|Islam by country|
History of Muslims in Ukraine 
While ethnic Ukrainians are predominantly Orthodox and Uniate Christians, Muslims have lived in the territory that makes up modern Ukraine today for centuries. Muslim settlement in the country is concentrated in the country's southern half, particularly in Crimea, although there were colonies of Lipka Tatars in other regions such as Volhynia and Podolia.
The Crimean Khanate was established by the Crimean Tatars in the 15th century. These people were formed from the Turkic-speaking descendants of both Turkic and non-Turkic peoples who had settled in Eastern Europe as early as the 7th century.
The Khanate soon lost its sovereignty and fell under the influence of the Ottoman Empire on behalf of which it was ruled by the local tributary rulers with significant degree of autonomy. In 15th-18th centuries, Crimean Tatars frequently raided Eastern Slavic lands to capture slaves, enslaving an estimated 3 million people, predominantly Ukrainians. The influence of Russia in the area, initially small, was growing slowly and in the late 18th century after the series of Russo-Turkish Wars the territory was annexed by the Russian Empire.
The Crimean Khanate had Bakhchisaray as its capital. In the 18th century, when it was conquered by Russia, there were at least 18 mosques in the capital and several madrassas. The Russian Empire began persecuting the Muslim population and nearly 160,000 Tatars were forced to leave Crimea.
For the Muslims who stayed, there were conflicts in ideology among those who adhered to conservative form of religion, the moderates, and those who subscribed to liberal and Western ideology.
Ukrainian Muslims in the 20th century 
At the time of the Russian Revolution, Muslims were one third of population of Crimea. Nearly all major cities in Crimea had a significant Muslim population.
Crimean Muslims were subjected to mass deportation in 1944 when Joseph Stalin accused them of collaborating with the Nazi Germany. Nearly 200,000 Crimean Tatars were deported to Central Asia, mainly Uzbekistan but also to Kazakhstan and some regions of Russian SFSR. The main deportation occurred on May 18, 1944. It is estimated that about 45% of all Crimean Muslims died in 1944–1945 from hunger and disease. The property and territory abandoned by Crimean Tatars were appropriated by the mostly ethnic Russians who were resettled by the Soviet authorities. This led to demographic changes in Ukraine with huge impact in the future. Although a 1967 Soviet decree removed the charges against Crimean Tatars, the Soviet government did nothing to facilitate their resettlement in Crimea and to make reparations for lost lives and confiscated property. The repatriation of Crimean Tatars to their homeland began only in 1989.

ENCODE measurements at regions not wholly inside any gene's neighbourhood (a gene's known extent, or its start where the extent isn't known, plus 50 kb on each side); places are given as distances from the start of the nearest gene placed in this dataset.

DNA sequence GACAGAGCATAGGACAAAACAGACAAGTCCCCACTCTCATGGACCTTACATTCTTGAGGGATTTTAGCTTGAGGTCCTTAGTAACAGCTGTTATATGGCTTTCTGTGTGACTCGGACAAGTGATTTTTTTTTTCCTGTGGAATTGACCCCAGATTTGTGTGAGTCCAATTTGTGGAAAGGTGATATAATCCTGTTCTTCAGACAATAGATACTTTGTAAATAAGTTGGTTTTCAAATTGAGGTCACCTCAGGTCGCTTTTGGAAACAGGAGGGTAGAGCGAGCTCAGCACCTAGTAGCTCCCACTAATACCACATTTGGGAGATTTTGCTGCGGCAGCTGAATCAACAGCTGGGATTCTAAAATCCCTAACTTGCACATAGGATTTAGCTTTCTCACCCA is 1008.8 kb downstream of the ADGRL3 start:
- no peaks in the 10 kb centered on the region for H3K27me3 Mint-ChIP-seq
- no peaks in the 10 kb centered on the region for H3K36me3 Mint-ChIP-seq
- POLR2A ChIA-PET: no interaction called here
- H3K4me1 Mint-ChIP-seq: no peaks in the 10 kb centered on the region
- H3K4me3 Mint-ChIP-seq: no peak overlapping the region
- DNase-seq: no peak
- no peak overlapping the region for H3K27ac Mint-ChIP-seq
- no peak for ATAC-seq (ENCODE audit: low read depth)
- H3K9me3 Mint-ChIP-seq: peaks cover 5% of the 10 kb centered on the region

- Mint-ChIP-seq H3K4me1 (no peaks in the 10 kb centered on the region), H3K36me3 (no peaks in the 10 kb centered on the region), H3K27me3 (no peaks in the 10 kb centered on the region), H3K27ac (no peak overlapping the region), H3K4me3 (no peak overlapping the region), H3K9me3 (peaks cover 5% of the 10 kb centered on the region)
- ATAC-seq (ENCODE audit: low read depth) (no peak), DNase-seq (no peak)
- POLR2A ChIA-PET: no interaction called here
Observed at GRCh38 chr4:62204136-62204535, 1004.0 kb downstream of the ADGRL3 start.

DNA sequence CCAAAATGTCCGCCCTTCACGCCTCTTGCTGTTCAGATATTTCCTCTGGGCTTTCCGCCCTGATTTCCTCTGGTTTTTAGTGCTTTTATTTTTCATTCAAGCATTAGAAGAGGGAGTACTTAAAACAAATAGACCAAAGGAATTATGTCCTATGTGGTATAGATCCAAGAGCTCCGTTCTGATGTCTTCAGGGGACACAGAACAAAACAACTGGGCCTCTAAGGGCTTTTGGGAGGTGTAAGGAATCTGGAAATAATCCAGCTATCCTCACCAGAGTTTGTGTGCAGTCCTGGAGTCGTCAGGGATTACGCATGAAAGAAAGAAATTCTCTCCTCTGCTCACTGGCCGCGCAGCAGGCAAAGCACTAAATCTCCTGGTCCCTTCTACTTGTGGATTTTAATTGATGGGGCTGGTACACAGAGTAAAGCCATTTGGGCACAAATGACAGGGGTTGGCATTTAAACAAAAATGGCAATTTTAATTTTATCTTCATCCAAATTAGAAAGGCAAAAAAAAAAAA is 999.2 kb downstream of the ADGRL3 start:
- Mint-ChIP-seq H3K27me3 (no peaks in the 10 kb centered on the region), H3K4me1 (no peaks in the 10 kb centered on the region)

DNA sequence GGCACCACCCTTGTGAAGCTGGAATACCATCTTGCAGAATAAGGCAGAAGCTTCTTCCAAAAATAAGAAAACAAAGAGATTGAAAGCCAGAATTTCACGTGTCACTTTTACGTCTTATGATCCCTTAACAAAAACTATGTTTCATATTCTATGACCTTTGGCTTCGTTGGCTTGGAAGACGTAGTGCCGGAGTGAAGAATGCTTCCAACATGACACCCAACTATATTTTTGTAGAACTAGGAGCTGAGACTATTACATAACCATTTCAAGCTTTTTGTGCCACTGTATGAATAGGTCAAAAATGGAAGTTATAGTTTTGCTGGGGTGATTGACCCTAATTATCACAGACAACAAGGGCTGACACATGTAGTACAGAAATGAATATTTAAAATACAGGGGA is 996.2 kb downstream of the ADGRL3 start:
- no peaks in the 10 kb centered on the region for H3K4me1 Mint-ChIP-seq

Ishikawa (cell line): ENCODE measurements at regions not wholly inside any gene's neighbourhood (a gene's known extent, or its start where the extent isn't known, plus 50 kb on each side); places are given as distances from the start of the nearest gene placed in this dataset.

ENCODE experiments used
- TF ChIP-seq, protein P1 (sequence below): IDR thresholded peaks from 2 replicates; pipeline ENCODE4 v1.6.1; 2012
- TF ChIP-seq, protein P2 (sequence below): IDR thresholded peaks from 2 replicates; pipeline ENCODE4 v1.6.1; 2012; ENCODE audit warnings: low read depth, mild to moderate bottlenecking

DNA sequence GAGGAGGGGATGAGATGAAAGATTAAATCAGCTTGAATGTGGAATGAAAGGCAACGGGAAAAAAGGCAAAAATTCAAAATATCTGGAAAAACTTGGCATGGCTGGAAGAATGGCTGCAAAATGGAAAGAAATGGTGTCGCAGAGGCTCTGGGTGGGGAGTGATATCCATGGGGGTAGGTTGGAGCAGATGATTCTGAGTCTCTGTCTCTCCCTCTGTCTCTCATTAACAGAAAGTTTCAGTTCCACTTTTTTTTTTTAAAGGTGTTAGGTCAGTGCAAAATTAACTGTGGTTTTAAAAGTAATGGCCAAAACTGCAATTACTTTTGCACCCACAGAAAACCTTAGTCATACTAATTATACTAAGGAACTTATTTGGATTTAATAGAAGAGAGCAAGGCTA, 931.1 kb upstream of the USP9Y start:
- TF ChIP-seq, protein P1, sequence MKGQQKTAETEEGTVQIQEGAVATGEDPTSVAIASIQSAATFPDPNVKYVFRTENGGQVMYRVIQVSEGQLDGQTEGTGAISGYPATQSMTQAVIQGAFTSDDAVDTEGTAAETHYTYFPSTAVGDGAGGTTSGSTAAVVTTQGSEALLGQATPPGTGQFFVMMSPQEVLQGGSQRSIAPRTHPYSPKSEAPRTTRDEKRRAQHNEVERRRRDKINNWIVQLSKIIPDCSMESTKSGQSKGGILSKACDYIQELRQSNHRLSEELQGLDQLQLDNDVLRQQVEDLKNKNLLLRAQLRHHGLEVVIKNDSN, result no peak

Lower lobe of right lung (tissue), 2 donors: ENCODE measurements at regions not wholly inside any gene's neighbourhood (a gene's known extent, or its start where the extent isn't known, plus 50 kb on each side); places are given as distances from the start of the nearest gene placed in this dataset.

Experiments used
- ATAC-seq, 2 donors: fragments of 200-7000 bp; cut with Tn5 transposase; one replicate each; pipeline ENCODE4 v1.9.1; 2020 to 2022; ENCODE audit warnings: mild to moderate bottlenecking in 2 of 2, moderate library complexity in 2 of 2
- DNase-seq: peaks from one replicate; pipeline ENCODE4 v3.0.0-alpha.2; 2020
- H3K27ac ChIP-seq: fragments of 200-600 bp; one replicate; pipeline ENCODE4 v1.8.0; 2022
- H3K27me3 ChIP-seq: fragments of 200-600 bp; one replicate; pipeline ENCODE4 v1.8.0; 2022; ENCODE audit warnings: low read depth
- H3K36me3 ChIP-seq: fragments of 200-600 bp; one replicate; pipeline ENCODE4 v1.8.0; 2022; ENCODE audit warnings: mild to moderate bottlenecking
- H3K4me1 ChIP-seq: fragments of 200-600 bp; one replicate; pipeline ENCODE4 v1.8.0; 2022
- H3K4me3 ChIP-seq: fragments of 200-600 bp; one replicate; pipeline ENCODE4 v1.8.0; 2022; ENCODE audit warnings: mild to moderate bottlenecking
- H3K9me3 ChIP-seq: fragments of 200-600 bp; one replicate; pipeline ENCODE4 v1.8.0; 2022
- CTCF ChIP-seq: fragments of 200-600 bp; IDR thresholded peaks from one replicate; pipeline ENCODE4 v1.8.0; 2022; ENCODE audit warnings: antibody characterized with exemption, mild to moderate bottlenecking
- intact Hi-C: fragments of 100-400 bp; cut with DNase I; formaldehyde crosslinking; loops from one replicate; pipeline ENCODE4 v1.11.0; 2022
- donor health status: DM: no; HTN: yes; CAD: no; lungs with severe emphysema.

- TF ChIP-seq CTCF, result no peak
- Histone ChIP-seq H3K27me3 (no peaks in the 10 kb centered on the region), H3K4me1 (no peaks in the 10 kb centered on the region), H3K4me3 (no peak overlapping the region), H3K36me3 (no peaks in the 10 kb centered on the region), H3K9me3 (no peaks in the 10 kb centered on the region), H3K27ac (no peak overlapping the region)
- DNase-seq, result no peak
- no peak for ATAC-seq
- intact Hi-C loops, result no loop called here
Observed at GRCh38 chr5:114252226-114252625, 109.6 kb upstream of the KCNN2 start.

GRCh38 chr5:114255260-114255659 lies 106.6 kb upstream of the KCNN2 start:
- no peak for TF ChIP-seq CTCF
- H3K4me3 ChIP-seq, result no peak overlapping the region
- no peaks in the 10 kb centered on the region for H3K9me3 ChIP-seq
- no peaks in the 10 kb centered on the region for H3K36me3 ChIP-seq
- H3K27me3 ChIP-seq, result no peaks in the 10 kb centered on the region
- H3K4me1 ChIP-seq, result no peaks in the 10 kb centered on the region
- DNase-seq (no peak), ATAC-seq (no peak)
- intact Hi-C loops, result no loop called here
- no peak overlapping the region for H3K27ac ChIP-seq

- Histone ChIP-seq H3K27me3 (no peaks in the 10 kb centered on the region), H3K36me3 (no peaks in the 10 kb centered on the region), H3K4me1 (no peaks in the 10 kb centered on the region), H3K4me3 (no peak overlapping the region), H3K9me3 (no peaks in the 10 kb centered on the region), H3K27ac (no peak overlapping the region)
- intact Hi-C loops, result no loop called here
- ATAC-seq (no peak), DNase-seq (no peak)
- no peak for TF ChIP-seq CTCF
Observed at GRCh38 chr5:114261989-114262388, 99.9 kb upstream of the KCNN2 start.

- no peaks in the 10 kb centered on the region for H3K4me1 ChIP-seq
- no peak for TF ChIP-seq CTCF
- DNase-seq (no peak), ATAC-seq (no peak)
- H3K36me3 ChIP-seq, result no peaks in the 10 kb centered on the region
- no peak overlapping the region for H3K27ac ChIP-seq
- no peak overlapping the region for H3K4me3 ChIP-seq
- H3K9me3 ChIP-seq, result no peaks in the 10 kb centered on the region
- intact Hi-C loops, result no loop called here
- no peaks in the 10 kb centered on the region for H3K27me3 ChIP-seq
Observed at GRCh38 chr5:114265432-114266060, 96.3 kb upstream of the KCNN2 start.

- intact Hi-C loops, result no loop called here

Ukrainian Muslims today 
Since Ukrainian independence (1991), more Crimean Tatars have returned to Crimea than during Soviet era. The Muslims are divided into various ethnic groups but the majority are of Tatar origin, of one particular clan or other. There have also been settlement by Chechen refugees in Crimea and other parts of Ukraine but the proportion is not significant.
Muslims have formed three structures for running their affairs. These are:
- The Spiritual Direction of the Muslims of Ukraine
- The Spiritual Center of the Muslim Communities
- Spiritual Direction of the Muslims of Crimea
Most Ukrainian Muslims affiliate to these organizations which help them join mainstream Islamic and Ukrainian daily life. Most Muslims have been trying to form a party to have a united voice in Politics, a so-called Muslim Congress, but so far it has not been achieved (the registration certificat of a Party of Muslims of Ukraine was canceled in November 2011 because it did not had nominate candidates in elections since the parliamentary elections of 1998). Muslims have formed several charitable organizations helping both the Muslim and non-Muslim communities. These mainly include CAAR Foundation, Al-Bushra, and Life after Chornobyl. There is also the Interregional Association of Public Organizations, Arraid which has often gained world attention due to its dedication.
In Crimea the Ukrainian Muslims make up to 12% of the population. At least 30 Ukrainian Muslim communities work without official registration (there are nearly 360 registered communities or organizations). Others groups include Chechens or Caucasian immigrants or settlers, as well as a few Afghans. Major languages are Tatar, Turkish and Caucasian languages such as Chechen or Avar. But all communities speak Russian and many also speak the Ukrainian language.
Ukrainian translation of the Qur'an and Sunnah 
A few attempts to render the Holy Book of Islam into Ukrainian were processed during the last centuries. Since the first non-direct (source?) translation of Abranchak-Lysynecki (Lviv, 1915), few partial translations were published (Yarema Polotniuk - Vsesvit Journal, 1990), Valeriy Rybalkin ("Stylos", 2002) and Mykhaylo Yakubovych. Among the large Sunnah corpus the only translation of "Forthy hadeeth an-Nawawe" is known (Alexandria, 2006, by M. Yakubovych).
See also 
- http://risu.org.ua/en/index (Religious information service of Ukraine)
- http://gazeta.arraid.org (Ukrainean Muslims Newspaper ARRAID)
- http://www.islam.in.ua (News & publicistic site about Islam & Muslim in Ukraine)
- http://www.islamyat.org (Official website) Religious Administration of Ukraine
- Crimean Tatar Internet Resources
- Crimean Tatars Short History
- Ukrainian translations of the Meanings of the Glorious Qur'an: Problems and Prospects. An article by Mykhaylo Yakubovych
- Yakubovych, Mykhaylo 'Islam and Muslims in Contemporary Ukraine: Common Backgrounds, Different Images', Religion, State and Society, September 2010, 38:3, 291 - 304